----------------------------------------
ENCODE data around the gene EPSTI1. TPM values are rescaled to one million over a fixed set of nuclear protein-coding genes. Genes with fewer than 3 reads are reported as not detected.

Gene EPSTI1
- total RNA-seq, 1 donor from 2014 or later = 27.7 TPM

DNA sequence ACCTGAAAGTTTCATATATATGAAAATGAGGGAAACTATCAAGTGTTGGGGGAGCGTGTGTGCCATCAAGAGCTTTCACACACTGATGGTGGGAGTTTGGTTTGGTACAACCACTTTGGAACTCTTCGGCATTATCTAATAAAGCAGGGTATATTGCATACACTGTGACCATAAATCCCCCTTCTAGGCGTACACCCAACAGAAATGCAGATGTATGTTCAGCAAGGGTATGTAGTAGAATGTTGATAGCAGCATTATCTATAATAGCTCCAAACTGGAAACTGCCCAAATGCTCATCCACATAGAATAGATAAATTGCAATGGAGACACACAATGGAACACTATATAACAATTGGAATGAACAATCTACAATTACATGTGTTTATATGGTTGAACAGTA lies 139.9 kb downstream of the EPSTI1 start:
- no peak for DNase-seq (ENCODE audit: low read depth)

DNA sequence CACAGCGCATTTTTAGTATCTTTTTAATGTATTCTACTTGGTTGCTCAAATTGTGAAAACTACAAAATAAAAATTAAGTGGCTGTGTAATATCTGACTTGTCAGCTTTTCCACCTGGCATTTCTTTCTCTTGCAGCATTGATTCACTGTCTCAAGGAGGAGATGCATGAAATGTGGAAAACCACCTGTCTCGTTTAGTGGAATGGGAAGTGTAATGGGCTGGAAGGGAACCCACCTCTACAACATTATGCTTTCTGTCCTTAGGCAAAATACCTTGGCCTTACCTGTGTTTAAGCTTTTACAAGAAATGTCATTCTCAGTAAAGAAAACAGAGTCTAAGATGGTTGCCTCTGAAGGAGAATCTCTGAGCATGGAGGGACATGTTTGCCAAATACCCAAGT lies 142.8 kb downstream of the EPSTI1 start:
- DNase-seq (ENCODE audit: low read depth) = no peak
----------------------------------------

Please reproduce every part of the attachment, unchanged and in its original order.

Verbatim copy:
ENCODE data around the gene EPSTI1. TPM values are rescaled to one million over a fixed set of nuclear protein-coding genes. Genes with fewer than 3 reads are reported as not detected.

Gene EPSTI1
- total RNA-seq, 1 donor from 2014 or later = 27.7 TPM

DNA sequence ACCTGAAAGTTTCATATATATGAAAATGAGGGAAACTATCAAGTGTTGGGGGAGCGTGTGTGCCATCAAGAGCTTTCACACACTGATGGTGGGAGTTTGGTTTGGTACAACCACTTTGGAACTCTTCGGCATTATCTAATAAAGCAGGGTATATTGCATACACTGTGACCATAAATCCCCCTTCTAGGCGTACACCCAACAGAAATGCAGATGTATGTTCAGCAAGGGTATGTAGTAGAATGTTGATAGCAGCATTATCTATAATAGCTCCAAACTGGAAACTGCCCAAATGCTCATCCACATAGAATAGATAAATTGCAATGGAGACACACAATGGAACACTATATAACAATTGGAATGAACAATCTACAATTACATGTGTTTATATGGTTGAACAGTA lies 139.9 kb downstream of the EPSTI1 start:
- no peak for DNase-seq (ENCODE audit: low read depth)

DNA sequence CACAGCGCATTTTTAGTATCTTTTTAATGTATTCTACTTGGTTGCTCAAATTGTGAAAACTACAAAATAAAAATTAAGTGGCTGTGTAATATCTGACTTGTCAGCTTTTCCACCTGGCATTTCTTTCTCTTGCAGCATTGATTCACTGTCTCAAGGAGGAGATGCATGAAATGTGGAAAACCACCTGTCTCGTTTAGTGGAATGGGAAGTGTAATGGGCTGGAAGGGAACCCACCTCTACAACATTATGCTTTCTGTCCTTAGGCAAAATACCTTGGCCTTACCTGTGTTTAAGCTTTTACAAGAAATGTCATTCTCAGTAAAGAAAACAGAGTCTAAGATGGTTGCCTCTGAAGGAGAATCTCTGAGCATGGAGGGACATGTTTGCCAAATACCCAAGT lies 142.8 kb downstream of the EPSTI1 start:
- DNase-seq (ENCODE audit: low read depth) = no peak